Economic growth is necessary to cut national debt
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TEXT OF INTERVIEW
Kai Ryssdal: There was another bipartisan deficit reduction plan released today, the second in as many weeks. There are various combinations of spending cuts and tax increases being bandied about out there.
But in his column today in the New York Times, David Leonhardt writes that cutting the deficit isn’t always about cutting the budget. Economic growth can help you get there as well.
David, good to talk with you again.
David Leonhardt: It’s nice to be on.
RYSSDAL: So this idea of cutting the deficit with economy growth — how does it work, what are the mechanics?
Leonhardt: Well when the economy grows, people make more money. And when they make more money, they also pay more in taxes. That tax money goes into the Treasury, and it makes it easier to pay off the national debt. That’s roughly what happened in the two decades after World War II, and again in the late ’90s. It wasn’t the only reason we were able to pay off the debt so well then, but it was probably the most important.
RYSSDAL: How much growth does it take to make a difference? If we bumped GDP by, you know, half a percent, is that going to do it?
Leonhardt: Oh absolutely. The good news is that it doesn’t take anything like 2 or 3 percentage points a year of GDP growth to make a difference. If we bumped growth up by half a percentage point over the next 20 years, we’d probably cut our deficit problem about in half. The bad news is that bumping up growth by half a percent a year every year is actually not so easy, by any means. There isn’t the secret formula for doing it; we don’t exactly know how to do it, we can make some guesses but it’s not that easy.
RYSSDAL: Well there have been a couple of proposals the past couple of weeks — deficit commissions on the Presidential Commission and another one today. What do they point to, and what do you like there?
Leonhardt: These are both bipartisan commissions and there’s a lot to chew on. I think the first thing that’s important to say, our deficit debate for most of last year or so has been maddeningly vague. And both of these commissions have put specific proposals on the table. I don’t love every aspect of each one, but I think it’s important to start by saying that. In terms of trying to push economic growth, there’s some good news and some less good news. The good news is they both push tax reform: the idea that we want to clean up our tax code and not have people and businesses waste so much time trying to qualify for different tax breaks. The bad news is I don’t think either one of them does enough to emphasize things like education and science, that over the long haul have really been wonderful drivers of economic growth. So I worry that things like that would get lost in the general rush to cut spending. They’d get cut along with a lot of things that in fact do nothing to promote growth.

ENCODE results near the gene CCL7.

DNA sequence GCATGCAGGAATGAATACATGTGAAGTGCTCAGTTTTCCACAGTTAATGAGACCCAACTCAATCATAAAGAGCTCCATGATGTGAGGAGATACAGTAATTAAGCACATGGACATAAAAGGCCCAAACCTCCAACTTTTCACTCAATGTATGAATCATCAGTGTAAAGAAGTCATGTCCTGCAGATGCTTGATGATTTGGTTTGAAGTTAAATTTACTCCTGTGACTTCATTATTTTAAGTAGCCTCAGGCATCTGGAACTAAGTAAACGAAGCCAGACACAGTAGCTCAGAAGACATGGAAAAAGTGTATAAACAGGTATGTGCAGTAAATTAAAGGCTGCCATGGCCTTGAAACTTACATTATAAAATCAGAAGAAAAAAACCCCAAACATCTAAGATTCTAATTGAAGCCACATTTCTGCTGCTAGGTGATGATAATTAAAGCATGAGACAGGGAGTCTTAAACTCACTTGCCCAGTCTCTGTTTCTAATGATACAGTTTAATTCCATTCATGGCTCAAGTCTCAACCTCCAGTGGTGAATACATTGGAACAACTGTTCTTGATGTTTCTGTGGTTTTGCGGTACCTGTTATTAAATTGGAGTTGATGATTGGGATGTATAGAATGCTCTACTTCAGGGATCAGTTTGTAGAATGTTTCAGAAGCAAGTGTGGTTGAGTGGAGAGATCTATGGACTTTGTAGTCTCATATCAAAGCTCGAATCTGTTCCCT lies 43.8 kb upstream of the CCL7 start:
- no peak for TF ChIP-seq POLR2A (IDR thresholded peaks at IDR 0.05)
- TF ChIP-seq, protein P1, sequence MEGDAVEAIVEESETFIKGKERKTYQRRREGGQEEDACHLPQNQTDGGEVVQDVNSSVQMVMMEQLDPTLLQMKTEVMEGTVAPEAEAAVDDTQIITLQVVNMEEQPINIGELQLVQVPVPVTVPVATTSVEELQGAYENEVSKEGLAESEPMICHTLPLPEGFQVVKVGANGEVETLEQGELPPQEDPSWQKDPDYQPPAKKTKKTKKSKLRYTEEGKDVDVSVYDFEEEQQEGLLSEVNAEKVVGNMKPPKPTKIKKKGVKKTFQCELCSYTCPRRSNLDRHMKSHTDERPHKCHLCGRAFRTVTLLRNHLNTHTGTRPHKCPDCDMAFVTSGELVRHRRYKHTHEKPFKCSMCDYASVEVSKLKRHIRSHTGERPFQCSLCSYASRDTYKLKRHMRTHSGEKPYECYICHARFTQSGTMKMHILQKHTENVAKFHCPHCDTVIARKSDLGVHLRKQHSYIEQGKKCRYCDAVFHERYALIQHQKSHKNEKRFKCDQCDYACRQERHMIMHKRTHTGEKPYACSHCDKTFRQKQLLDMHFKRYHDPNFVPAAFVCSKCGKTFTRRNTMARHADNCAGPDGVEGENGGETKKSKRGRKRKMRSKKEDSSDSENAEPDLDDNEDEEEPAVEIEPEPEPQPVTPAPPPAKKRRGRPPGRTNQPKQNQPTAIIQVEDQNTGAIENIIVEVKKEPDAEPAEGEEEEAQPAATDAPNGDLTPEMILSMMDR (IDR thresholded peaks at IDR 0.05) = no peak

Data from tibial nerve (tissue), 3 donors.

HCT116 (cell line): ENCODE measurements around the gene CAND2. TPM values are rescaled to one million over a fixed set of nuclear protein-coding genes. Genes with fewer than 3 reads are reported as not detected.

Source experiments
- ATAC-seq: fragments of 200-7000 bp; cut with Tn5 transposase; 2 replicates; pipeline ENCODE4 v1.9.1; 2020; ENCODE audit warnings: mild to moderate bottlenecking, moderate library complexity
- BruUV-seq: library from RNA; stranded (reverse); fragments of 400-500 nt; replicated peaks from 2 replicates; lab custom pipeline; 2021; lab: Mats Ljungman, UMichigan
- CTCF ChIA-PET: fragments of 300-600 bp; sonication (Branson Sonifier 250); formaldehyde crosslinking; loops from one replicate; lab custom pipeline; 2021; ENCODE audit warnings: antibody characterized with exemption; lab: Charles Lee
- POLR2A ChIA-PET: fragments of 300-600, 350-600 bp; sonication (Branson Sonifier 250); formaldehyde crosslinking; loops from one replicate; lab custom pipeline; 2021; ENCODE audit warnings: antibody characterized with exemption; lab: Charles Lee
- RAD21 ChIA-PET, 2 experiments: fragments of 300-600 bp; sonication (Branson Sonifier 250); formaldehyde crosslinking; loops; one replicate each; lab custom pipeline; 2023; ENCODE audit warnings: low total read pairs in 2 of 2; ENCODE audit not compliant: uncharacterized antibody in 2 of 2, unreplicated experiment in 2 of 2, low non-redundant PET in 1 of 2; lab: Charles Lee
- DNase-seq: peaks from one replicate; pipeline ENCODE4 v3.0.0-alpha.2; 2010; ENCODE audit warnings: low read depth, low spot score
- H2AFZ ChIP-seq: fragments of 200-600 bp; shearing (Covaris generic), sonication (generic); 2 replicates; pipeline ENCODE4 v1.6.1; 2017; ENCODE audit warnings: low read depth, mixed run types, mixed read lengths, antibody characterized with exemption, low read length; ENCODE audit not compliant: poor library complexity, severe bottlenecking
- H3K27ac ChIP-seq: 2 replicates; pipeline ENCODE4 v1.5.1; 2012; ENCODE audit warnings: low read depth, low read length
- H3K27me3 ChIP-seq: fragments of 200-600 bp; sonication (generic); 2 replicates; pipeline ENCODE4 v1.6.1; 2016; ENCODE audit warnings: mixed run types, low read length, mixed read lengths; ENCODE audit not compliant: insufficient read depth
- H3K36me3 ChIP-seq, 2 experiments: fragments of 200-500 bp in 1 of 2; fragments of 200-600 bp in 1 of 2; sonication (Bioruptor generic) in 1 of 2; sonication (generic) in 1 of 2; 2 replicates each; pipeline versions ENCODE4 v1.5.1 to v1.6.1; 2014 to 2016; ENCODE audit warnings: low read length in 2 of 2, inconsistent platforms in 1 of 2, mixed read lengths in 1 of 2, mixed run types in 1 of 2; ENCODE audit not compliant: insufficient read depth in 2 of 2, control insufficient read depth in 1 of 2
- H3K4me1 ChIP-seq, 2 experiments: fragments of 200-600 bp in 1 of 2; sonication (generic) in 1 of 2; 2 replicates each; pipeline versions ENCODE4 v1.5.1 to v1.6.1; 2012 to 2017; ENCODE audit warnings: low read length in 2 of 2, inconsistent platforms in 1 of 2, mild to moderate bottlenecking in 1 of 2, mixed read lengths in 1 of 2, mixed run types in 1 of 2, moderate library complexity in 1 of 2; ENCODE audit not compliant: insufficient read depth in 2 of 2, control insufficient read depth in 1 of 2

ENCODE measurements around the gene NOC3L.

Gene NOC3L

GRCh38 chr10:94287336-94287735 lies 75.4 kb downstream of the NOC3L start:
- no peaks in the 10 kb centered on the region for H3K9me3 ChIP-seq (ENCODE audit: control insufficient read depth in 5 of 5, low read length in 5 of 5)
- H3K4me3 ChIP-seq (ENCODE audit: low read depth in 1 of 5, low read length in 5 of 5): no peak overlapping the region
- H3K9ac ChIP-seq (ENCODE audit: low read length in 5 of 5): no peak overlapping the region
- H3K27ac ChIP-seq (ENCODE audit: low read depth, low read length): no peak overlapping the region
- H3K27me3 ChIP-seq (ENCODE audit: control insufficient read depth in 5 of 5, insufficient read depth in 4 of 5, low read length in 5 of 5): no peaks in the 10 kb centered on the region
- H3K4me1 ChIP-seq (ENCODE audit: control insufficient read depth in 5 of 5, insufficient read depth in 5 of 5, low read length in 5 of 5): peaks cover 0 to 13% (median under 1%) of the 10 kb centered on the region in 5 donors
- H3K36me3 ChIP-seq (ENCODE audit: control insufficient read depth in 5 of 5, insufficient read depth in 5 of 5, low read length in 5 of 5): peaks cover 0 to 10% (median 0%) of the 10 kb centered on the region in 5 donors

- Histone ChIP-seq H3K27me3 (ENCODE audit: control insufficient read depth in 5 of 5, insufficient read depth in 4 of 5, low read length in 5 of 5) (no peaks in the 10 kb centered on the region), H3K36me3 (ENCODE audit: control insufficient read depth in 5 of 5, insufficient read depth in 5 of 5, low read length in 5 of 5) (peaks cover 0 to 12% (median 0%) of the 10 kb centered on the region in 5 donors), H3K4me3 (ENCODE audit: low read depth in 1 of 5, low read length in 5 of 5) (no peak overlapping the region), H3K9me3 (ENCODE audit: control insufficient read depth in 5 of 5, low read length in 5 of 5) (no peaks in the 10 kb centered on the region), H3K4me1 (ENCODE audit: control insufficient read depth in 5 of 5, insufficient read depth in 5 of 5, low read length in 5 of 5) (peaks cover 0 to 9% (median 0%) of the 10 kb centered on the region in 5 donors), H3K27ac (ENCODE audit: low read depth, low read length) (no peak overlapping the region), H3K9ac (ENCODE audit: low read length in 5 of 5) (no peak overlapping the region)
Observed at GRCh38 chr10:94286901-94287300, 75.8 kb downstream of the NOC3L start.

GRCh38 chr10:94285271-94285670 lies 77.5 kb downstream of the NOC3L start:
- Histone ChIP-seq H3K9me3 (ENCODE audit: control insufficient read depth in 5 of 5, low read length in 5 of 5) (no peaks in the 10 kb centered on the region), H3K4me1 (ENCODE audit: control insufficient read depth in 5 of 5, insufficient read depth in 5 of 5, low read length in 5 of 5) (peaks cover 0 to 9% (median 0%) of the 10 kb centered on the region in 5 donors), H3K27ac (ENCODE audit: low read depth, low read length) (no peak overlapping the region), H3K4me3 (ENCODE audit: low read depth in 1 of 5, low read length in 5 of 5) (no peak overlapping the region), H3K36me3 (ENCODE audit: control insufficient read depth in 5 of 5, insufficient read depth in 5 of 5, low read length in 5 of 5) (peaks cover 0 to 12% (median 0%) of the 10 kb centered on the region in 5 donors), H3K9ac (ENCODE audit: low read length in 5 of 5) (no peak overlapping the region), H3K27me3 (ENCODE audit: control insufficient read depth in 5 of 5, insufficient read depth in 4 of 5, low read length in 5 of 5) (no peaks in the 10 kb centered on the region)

RYSSDAL: Give me a couple of examples of things that do nothing to promote growth.
Leonhardt: I would guess that farm subsidies do nothing or approximately nothing to promote growth. I would guess a lot of the military spending we now do does nothing to promote growth, and probably does very little to protect us. I certainly think we can look at cuts of 10, maybe even 20, percent. And then there’s health care. Health care’s the big item; we spend by far more than any other rich country on health care. We don’t get, on the whole, much better results, depending on how you look at it — maybe we get a little bit better results. But certainly we don’t get the kind of results we should be getting for the amount of money we’re spending.
RYSSDAL: I was talking to a guy the other day who said, ‘As bad as it is now with the deficit and with concerns about government spending, it’s going to have to get worse. Our backs are going to have to get closer to the wall before anything substantive happens.’
Leonhardt: I agree with that. I think one of the ways you can see that is that right now no politicians are really willing to tell the truth about this. The people who are willing to say, ‘We can’t have Medicare, Social Security, the military and tax rates as they are’ are people who don’t have to run for office. They’re journalists like me; they’re people who serve on these committees who maybe used to have to run for office but don’t anymore. And so I agree that we’re probably not at the point yet where we’re actually going to solve this thing.
RYSSDAL: David Leonhardt writes the Economic Scene column for the New York Times. David, thanks a lot.
Leonhardt: Thanks Kai.
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